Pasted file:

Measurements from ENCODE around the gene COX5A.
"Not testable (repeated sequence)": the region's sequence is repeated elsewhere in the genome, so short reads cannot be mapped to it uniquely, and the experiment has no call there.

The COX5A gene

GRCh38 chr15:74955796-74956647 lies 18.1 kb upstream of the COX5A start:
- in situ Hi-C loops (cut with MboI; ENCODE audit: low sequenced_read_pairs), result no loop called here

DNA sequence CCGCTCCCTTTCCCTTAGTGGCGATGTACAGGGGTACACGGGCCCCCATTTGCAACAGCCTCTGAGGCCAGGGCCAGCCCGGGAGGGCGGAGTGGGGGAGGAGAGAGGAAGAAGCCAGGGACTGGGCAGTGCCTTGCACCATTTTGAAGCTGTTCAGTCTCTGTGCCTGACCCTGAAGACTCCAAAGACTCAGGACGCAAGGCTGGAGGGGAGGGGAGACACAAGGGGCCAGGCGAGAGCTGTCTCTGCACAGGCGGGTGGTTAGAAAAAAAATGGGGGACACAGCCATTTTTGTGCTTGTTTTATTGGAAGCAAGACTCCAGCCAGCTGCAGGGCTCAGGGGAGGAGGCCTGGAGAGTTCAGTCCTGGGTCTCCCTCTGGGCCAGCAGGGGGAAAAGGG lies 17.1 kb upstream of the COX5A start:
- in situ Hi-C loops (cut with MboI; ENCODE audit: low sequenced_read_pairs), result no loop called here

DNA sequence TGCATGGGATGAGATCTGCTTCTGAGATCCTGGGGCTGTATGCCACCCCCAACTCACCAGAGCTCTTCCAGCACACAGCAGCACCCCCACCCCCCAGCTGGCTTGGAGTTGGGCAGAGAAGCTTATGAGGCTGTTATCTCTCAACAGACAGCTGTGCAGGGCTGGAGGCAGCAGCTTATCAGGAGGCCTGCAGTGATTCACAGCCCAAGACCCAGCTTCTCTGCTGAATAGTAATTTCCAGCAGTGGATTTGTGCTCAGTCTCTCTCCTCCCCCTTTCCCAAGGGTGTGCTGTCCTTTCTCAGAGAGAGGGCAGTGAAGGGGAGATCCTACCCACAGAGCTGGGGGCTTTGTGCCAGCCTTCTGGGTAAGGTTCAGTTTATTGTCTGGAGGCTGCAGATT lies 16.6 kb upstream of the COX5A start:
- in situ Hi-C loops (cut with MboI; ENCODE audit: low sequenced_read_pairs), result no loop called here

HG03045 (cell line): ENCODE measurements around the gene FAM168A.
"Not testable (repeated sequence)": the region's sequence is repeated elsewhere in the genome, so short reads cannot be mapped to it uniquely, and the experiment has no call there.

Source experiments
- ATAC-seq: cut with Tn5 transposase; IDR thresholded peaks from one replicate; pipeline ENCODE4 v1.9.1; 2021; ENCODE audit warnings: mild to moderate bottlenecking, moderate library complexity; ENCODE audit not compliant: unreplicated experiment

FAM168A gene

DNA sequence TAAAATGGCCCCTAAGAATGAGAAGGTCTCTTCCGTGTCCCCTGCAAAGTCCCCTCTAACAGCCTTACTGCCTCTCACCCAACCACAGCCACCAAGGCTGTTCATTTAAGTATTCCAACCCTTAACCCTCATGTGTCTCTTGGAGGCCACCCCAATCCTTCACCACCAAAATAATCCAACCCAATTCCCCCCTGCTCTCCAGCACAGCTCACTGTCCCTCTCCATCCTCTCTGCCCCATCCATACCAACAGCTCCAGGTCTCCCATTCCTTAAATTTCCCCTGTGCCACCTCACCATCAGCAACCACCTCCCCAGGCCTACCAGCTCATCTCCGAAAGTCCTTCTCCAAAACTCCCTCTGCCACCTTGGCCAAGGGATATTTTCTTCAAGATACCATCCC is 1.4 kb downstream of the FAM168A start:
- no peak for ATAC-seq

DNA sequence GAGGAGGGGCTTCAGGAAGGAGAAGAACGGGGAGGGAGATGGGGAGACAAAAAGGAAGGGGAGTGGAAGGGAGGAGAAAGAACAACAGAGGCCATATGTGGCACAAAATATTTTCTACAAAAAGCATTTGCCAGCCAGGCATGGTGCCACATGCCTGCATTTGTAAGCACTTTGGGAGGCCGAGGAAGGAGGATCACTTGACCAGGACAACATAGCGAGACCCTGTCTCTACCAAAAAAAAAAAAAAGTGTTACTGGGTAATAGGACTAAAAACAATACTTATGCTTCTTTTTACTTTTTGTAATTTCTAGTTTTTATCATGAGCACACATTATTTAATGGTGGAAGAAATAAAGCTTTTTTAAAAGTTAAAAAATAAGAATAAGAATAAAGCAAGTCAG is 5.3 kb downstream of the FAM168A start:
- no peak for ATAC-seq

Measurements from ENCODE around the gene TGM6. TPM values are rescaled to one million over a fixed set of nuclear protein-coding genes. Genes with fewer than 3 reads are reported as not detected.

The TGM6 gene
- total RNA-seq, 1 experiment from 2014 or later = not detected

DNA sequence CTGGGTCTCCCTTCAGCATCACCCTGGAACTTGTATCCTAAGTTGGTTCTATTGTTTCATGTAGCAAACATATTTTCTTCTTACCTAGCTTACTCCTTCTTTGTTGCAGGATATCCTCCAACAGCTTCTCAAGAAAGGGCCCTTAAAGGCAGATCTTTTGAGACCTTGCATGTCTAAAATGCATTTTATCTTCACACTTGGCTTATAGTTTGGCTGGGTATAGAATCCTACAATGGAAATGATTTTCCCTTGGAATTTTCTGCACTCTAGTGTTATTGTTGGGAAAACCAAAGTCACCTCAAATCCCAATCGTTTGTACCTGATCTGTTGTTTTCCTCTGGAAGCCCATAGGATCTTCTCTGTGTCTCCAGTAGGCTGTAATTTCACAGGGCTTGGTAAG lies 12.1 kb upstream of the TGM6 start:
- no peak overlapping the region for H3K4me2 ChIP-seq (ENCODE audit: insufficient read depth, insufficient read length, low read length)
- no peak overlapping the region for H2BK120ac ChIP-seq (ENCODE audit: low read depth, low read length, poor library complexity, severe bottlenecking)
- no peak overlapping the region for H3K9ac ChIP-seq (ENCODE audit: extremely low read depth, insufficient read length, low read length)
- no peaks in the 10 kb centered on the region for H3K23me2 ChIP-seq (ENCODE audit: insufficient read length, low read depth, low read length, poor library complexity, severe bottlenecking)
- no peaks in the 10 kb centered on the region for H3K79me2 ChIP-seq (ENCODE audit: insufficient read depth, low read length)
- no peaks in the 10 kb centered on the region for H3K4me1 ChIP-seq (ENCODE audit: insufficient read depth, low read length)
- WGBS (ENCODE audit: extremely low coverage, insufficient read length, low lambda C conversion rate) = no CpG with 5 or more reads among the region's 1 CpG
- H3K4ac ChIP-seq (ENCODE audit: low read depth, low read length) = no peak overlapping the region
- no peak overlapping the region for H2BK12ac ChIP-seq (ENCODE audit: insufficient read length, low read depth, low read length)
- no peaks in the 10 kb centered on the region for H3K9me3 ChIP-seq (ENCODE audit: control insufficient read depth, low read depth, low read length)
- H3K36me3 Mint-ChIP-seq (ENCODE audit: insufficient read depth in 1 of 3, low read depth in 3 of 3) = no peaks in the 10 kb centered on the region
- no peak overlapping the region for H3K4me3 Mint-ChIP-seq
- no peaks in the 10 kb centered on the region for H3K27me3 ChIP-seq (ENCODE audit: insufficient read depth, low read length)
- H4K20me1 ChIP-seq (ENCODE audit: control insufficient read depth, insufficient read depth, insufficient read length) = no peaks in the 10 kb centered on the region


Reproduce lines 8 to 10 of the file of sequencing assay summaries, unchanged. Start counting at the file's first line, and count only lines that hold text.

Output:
DNA sequence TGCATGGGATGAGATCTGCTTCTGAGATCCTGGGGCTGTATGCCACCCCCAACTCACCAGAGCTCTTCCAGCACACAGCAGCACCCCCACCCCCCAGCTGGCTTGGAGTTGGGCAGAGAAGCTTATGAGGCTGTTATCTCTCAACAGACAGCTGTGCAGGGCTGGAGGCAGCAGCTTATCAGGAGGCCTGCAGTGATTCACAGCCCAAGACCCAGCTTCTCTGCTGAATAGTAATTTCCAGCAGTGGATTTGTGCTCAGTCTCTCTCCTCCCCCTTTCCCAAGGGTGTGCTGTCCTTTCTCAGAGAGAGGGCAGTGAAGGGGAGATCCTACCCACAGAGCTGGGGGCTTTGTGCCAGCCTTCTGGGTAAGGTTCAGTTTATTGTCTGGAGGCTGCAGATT lies 16.6 kb upstream of the COX5A start:
- in situ Hi-C loops (cut with MboI; ENCODE audit: low sequenced_read_pairs), result no loop called here

HG03045 (cell line): ENCODE measurements around the gene FAM168A.